Dow drops 650 points on growing omicron fears, Powell taper comments
Stocks tumbled Tuesday, reversing Monday’s rebound on Wall Street, as investors reassessed risks associated with the new Covid variant, omicron.
Major averages dropped to their session lows after Federal Reserve Chairman Jerome Powell said the central bank will discuss speeding up the bond-buying taper at its December meeting.
The Dow Jones Industrial Average dropped 652.22 points to 34,483.72, dragged down by losses in American Express and Salesforce. The S&P 500 shed 1.9% to 4,567.00. The technology-heavy Nasdaq Composite dipped about 1.6% to 15,537.69. The small-cap benchmark Russell 2000 dropped 1.9% to 2,198.91 as economically sensitive names got hit hardest.
In an appearance before a Senate committee, the Fed chief said he thinks reducing the pace of monthly bond buys can move quicker than the $15 billion-a-month schedule announced earlier this month.
“At this point, the economy is very strong and inflationary pressures are higher, and it is therefore appropriate in my view to consider wrapping up the taper of our asset purchases … perhaps a few months sooner,” Powell said. “I expect that we will discuss that at our upcoming meeting.”
Powell’s comments suggest that the Fed’s focus has now changed to fighting inflation and its negative impacts rather than any more potential disruptions in economic activity from new variants of Covid.
Tuesday’s reversal also came after Moderna CEO Stephane Bancel told the Financial Times that he expects existing vaccines to be less effective against the new variant. The CEO told the newspaper there could be a “material drop” in the current vaccines’ effectiveness against this variant. Bancel told CNBC on Monday that it could take months to develop and ship an omicron-specific vaccine. Moderna dropped about 4.4%.
Separately, Regeneron said its antibody treatment may show reduced effectiveness against omicron.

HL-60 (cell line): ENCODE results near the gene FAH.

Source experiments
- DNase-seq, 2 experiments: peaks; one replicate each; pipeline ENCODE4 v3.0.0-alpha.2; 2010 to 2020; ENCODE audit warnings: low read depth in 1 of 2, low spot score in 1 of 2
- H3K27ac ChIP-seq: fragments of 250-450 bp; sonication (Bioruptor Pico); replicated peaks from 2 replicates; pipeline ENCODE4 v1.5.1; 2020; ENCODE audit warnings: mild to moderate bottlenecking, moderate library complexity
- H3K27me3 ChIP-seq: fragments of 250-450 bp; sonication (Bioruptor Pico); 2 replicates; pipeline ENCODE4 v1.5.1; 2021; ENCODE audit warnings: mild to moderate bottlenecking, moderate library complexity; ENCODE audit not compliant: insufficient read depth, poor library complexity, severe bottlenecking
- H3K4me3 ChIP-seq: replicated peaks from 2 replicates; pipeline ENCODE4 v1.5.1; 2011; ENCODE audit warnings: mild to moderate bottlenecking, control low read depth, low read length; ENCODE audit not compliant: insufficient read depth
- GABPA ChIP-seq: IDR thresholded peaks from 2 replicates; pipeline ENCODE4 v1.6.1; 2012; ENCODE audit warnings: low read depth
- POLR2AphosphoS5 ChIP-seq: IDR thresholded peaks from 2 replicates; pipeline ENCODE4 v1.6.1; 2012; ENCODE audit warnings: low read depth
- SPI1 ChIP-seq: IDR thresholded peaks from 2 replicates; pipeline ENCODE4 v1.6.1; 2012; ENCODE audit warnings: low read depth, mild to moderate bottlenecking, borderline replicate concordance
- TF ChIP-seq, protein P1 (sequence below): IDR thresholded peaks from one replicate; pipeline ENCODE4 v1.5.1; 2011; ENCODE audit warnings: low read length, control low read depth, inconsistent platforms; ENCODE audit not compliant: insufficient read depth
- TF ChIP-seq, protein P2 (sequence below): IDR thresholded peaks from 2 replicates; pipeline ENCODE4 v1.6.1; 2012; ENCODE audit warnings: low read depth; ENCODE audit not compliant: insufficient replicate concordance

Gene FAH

“The stock market is laser focused on news flow tied to Omicron,” said Jim Paulsen, chief investment strategist for Leuthold Group. On Monday “the rally was boosted by soothing reports from South Africa that its symptoms seemed to be mild, and [Tuesday], it is being rocked by news from Moderna that Omicron could invalidate our existing vaccines and necessitate a new and improved vaccine which could take months to develop.”
Travel shares, which led Friday’s drop and then gained Monday, were taking hits once again on Tuesday. Expedia Group fell nearly 3.3%, Norwegian Cruise Line Holdings tumbled 3.5%, and Booking Holdings was off by almost 3.7%.
“We have to expect … that the scenarios, all scenarios, include discoveries of people in this country with omicron and talk that the vaccines don’t work or if they did those who have had Covid have no immunity,” CNBC’s Jim Cramer wrote Tuesday on Twitter. “These all cause selling.”
The 10-year Treasury yield fell further below 1.45% as investors worried about the economy slowing because of the new variant. The 10-year rate lost 9 basis points to 1.44% (1 basis point equals 0.01%). The benchmark yield was as high as 1.69% last week before Friday’s drop below 1.5%.
Oil prices also declined on Tuesday with U.S. West Texas Intermediate (WTI) crude futures falling 5.4%, or $3.77, to $66.18 per barrel.
Stocks’ move lower follows a volatile last few sessions as investors evaluate the omicron impact. The Dow lost 905 points Friday, then rebounded by 237 points Monday. Major averages rose to session highs Monday after President Joe Biden said economic lockdowns are currently off the table and there will be no new travel restrictions.
The new Covid variant, first detected in South Africa, has now been found in more than a dozen countries, causing many nations to restrict travel. The World Health Organization labeled the omicron strain a “variant of concern” Friday, sending the Dow sliding 900 points to suffer its worst day since October 2020.
Covid symptoms linked to the omicron variant have been described as “extremely mild” by the South African doctor who first raised the alarm over the new strain. Still, the WHO said it will take weeks to understand how the variant may affect diagnostics, therapeutics and vaccines.
The CBOE volatility index, also known as the VIX or Wall Street’s fear gauge, was higher again on Tuesday after declining during Monday’s rally but remained above 22. The gauge spiked 10 points to above 28 at one point on Friday.
“With the VIX volatility index surging to its highest level in months, it appears investors may be facing several days of outsized market gyrations,” added Paulsen.
Tuesday marked the final trading day of November, which proved to be a volatile month for stocks. The Dow lost 3.7% in November. The S&P 500 dropped 0.8% this month and the Nasdaq Composite rose 0.25%. The Russell 2000 lost 4.3% in November, its worst month since March 2020.